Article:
We just spent some time with Apple’s new $329 iPad, announced here in Chicago at its education event. It’s… an iPad.
The new iPad is very familiar. It has the same basic 9.7-inch screen size, bezels, Touch ID sensor, button placement, and cameras. The big new features are Apple Pencil support, which works the same as it did on the iPad Pro, and an update to the A10 processor. As with the previous iPad, it has 10 hours of battery life, an 8-megapixel rear camera that supports 1080p video, a front-facing FaceTime HD camera, supports optional LTE, and weighs one pound. Interestingly, there is no Smart Keyboard connector, which seems like a big omission.
Holding and using the iPad, it feels very much like an iPad! The air gap on the screen is the same as before — large by iPad Pro standards, but only iPad Pro people will really turn their nose up at it. Same goes for the screen overall, which doesn’t have all the True Tone magic of the Pro, but is nevertheless vibrant and responsive.
I checked out a quick demo of an AR classroom app and it was as good as any AR demo I’ve seen. Not knock-your-socks-off good, but it didn’t lag and the baby elephant stayed put right on the table where it was placed. Obviously we’ll need to spend more time to say for sure, but the A10 Fusion processor certainly seems up to most tasks.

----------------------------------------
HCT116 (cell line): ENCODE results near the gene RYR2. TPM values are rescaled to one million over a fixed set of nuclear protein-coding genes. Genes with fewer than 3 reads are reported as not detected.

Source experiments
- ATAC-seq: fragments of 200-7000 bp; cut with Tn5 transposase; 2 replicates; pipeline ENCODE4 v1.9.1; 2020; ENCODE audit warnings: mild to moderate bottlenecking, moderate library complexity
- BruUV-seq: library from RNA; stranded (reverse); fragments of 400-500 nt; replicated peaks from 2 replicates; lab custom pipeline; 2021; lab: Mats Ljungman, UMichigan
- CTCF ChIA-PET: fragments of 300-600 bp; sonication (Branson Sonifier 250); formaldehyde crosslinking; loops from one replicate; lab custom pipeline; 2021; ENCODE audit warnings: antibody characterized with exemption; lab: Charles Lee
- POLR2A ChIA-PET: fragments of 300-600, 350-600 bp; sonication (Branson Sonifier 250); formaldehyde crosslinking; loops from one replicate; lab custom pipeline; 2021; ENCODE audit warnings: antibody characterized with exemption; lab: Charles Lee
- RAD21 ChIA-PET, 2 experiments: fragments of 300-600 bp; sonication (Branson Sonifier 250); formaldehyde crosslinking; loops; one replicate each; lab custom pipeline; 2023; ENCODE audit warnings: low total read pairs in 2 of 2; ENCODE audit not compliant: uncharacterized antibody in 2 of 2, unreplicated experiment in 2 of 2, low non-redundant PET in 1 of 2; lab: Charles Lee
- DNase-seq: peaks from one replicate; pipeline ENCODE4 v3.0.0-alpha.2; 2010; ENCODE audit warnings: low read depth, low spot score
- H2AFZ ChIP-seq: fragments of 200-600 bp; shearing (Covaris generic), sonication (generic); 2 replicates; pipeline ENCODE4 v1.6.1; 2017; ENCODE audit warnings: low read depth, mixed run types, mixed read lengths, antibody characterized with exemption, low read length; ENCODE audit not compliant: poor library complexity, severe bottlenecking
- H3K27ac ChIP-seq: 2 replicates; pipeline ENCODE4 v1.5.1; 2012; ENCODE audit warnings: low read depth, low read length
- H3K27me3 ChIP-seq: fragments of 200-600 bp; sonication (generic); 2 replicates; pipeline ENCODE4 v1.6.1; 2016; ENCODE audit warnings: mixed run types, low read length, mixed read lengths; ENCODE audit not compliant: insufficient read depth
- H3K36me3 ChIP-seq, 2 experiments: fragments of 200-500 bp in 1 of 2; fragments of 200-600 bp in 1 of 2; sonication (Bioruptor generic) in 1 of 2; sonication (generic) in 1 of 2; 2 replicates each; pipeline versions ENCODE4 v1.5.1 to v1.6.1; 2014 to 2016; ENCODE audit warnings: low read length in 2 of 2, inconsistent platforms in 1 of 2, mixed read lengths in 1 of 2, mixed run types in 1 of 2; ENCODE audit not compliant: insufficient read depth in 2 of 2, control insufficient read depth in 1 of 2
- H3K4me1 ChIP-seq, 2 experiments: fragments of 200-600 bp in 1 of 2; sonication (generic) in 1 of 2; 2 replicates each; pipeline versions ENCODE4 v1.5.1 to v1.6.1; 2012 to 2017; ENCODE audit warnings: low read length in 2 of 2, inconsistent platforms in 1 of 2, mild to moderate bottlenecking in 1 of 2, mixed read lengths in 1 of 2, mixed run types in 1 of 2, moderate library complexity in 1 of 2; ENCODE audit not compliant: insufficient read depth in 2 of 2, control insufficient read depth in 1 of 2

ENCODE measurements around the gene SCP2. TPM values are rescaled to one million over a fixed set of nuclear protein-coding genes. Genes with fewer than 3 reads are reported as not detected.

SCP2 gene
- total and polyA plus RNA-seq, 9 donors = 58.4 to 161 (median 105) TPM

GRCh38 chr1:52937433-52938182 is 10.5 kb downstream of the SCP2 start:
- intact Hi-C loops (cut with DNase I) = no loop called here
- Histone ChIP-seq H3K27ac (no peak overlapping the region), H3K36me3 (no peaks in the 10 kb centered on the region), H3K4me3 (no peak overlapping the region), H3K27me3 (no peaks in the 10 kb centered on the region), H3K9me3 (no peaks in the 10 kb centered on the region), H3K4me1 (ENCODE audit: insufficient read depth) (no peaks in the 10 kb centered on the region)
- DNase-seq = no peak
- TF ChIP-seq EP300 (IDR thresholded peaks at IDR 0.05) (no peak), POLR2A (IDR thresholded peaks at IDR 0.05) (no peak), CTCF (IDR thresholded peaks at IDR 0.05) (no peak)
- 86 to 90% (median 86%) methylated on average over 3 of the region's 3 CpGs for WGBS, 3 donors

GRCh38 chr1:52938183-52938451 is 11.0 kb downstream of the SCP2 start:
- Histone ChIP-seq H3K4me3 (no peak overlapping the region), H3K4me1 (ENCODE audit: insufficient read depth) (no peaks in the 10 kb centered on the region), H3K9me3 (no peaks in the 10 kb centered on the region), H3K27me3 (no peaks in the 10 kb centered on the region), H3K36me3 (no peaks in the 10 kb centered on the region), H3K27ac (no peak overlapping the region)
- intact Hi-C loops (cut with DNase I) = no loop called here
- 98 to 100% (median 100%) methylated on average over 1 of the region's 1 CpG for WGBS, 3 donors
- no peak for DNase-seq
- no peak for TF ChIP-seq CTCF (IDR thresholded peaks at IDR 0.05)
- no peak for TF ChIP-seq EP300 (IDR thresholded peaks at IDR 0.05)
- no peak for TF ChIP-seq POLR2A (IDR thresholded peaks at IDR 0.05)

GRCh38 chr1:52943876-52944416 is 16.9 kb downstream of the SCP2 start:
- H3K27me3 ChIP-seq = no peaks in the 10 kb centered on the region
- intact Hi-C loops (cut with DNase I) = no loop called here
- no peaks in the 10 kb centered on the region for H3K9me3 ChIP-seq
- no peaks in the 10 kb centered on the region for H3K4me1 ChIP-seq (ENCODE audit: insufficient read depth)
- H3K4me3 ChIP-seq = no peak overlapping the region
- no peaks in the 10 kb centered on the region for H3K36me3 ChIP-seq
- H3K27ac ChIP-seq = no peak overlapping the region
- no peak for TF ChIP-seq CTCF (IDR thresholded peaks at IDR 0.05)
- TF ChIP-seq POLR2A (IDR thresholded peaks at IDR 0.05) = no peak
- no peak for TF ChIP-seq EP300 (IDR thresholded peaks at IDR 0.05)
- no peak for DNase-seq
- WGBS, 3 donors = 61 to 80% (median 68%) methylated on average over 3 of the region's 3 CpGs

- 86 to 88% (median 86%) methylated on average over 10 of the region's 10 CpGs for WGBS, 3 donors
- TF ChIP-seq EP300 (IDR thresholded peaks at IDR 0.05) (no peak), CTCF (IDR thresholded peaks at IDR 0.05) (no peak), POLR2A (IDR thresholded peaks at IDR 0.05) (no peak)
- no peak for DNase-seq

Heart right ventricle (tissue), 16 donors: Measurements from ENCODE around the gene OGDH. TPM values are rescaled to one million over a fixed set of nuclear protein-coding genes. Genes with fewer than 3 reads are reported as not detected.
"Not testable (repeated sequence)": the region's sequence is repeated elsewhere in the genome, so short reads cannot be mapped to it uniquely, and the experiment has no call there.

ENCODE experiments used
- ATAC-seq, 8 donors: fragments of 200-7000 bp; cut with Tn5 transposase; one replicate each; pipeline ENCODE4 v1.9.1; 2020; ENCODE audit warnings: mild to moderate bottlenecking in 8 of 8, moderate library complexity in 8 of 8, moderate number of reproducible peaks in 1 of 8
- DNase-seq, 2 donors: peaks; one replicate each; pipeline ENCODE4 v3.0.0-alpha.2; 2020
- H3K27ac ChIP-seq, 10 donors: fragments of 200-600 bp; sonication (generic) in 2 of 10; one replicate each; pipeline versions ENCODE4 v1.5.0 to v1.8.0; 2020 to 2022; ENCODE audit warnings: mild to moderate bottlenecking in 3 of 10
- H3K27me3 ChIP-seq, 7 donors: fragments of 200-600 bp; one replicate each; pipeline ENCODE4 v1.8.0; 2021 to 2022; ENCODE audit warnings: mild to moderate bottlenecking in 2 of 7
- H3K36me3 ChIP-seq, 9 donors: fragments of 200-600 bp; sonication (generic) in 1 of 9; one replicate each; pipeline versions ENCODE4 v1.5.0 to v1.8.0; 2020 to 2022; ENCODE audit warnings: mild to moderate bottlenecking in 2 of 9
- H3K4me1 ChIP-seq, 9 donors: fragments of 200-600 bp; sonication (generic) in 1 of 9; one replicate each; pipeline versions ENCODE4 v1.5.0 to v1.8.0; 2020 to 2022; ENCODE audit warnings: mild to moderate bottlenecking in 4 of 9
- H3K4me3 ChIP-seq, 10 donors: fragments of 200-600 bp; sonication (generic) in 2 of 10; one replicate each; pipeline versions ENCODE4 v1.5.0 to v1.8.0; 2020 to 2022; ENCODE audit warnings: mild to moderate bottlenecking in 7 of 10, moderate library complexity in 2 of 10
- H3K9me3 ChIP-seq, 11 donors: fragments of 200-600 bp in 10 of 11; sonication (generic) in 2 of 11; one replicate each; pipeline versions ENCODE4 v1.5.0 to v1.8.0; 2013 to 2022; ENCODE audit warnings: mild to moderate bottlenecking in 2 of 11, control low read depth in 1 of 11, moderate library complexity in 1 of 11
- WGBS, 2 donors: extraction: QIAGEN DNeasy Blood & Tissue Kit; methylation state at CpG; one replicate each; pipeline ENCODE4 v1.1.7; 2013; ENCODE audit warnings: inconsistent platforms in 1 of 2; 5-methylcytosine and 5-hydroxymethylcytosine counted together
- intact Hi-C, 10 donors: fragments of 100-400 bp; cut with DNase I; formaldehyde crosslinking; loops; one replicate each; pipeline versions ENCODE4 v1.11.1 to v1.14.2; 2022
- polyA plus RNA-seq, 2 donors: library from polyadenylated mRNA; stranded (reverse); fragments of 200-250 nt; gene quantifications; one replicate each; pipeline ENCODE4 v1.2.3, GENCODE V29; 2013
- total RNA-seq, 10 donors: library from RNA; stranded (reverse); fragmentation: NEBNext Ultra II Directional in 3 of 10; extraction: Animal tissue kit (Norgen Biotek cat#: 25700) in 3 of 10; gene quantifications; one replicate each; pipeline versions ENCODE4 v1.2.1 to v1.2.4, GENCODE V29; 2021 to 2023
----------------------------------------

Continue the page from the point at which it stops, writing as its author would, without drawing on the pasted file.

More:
The demo areas here at Lane Tech aren’t really focused on the hardware, instead it’s a ton of different software demos all focused on the classroom. That makes perfect sense for the kind of event this is meant to be. Tim Cook is making the rounds, looking at drones and AR and various other experiments, and there are lots of kids in tow with him. Going to an event that’s all about experiences instead of speeds and feeds of hardware is admittedly fun, but hard to convey. We’ll try to do that later, after we’ve sat in on a few more sessions.
The point of the new iPad is Apple’s updated software suite, which includes new versions of Pages, Numbers, and Keynote that support the Apple Pencil. There’s also much better multiuser support for schools, but not for consumers.